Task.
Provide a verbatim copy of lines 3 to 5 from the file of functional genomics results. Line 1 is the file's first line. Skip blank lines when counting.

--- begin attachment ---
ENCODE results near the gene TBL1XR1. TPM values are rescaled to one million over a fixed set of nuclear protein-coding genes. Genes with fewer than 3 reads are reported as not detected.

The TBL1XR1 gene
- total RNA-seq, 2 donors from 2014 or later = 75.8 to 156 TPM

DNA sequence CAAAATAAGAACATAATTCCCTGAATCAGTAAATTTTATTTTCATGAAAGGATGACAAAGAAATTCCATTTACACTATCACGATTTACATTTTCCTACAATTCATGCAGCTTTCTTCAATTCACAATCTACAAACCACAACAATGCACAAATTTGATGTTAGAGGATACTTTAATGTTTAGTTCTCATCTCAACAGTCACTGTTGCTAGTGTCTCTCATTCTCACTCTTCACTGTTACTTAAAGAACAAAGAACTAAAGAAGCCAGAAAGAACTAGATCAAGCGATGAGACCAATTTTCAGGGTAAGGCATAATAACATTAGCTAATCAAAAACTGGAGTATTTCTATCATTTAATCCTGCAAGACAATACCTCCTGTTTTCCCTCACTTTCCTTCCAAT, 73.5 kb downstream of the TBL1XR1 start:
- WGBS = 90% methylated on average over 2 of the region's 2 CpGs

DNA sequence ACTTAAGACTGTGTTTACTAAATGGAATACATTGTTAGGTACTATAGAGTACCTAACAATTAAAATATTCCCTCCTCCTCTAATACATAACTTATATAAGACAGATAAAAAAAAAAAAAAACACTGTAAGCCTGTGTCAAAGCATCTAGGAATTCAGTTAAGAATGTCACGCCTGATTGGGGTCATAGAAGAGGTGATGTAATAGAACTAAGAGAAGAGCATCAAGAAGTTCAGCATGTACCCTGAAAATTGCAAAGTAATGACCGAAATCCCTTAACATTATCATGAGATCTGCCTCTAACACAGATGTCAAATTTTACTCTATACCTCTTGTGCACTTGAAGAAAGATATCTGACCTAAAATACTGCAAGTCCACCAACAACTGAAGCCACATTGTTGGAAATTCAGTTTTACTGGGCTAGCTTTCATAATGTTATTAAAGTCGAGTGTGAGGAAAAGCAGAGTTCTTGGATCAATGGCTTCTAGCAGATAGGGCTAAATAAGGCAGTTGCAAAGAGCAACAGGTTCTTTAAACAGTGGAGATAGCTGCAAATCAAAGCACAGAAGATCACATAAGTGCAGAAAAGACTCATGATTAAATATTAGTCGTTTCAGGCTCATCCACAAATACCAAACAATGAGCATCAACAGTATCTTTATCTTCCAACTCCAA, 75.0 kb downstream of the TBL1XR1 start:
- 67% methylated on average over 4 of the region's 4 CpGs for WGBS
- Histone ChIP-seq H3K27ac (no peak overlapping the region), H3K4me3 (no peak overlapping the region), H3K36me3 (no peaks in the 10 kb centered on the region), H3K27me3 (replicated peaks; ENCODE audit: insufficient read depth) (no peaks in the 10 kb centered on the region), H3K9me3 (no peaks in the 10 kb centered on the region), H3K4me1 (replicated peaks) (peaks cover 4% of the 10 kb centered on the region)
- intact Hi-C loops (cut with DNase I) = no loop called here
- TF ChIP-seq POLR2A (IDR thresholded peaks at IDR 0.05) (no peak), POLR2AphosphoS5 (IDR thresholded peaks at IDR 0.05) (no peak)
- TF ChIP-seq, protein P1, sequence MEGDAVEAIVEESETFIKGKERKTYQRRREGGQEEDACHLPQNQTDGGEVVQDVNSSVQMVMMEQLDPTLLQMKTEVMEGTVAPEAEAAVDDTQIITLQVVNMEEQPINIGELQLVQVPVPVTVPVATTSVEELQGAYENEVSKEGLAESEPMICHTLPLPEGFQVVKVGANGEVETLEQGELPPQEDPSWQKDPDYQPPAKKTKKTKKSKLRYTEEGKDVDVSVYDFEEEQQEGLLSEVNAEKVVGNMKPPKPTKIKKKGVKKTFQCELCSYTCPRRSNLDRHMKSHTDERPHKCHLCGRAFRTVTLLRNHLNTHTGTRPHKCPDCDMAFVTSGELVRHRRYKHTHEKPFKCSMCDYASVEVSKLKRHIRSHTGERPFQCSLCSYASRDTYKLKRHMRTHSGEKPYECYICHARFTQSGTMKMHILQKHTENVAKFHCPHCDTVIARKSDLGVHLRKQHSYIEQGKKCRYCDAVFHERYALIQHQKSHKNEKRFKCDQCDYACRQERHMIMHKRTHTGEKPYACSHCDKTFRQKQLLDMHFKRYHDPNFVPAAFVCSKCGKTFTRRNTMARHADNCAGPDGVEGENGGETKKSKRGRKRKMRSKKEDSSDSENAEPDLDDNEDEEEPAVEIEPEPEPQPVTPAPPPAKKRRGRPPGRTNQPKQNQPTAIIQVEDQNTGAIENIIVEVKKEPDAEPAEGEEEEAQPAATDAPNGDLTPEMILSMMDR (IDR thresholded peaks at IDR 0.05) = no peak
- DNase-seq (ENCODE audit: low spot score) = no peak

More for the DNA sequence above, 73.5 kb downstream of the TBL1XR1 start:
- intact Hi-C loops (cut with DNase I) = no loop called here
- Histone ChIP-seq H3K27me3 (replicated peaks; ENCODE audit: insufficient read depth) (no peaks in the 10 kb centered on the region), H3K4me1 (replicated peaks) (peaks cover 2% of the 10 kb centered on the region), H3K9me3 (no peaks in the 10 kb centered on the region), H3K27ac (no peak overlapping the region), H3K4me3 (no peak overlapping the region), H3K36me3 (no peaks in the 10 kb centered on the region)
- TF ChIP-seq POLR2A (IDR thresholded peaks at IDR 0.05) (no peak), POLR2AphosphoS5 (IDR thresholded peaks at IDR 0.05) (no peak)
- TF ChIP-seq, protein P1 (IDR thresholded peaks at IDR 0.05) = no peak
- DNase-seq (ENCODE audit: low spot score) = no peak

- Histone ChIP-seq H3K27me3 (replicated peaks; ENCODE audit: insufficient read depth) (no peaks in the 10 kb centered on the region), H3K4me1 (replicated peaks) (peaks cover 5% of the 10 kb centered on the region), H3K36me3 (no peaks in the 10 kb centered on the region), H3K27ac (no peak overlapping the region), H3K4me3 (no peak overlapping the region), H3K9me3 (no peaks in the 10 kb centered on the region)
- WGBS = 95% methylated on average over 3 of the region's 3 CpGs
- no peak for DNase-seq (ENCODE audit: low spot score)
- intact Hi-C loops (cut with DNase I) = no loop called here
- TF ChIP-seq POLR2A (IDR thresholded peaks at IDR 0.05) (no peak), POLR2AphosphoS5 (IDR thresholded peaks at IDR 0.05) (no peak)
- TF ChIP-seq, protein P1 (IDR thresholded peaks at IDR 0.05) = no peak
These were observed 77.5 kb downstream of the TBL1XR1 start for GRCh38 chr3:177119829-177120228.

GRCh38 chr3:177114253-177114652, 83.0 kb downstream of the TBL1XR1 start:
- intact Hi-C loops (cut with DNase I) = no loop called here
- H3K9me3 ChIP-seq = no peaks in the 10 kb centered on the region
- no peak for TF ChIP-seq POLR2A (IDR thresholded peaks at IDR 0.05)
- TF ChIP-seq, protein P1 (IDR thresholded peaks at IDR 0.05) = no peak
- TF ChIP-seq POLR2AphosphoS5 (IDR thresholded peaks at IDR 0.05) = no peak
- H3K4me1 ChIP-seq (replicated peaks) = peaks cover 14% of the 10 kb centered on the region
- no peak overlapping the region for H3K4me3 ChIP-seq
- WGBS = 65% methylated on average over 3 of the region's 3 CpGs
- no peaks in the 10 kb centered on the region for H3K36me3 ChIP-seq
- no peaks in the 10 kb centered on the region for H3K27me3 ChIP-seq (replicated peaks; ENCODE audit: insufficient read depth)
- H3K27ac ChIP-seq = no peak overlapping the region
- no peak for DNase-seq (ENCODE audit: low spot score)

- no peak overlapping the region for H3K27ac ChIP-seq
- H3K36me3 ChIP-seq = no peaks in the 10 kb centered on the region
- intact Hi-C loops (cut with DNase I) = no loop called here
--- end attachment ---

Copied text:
- total RNA-seq, 2 donors from 2014 or later = 75.8 to 156 TPM

DNA sequence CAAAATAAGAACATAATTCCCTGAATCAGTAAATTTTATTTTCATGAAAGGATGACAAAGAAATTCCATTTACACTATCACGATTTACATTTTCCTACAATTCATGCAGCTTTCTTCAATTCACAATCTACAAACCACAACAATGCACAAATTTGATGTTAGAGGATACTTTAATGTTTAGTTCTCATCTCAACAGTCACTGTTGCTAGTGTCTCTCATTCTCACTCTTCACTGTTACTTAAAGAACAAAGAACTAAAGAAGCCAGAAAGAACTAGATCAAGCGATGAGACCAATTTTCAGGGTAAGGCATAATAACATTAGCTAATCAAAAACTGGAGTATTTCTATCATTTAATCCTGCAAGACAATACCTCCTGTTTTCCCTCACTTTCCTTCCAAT, 73.5 kb downstream of the TBL1XR1 start:
- WGBS = 90% methylated on average over 2 of the region's 2 CpGs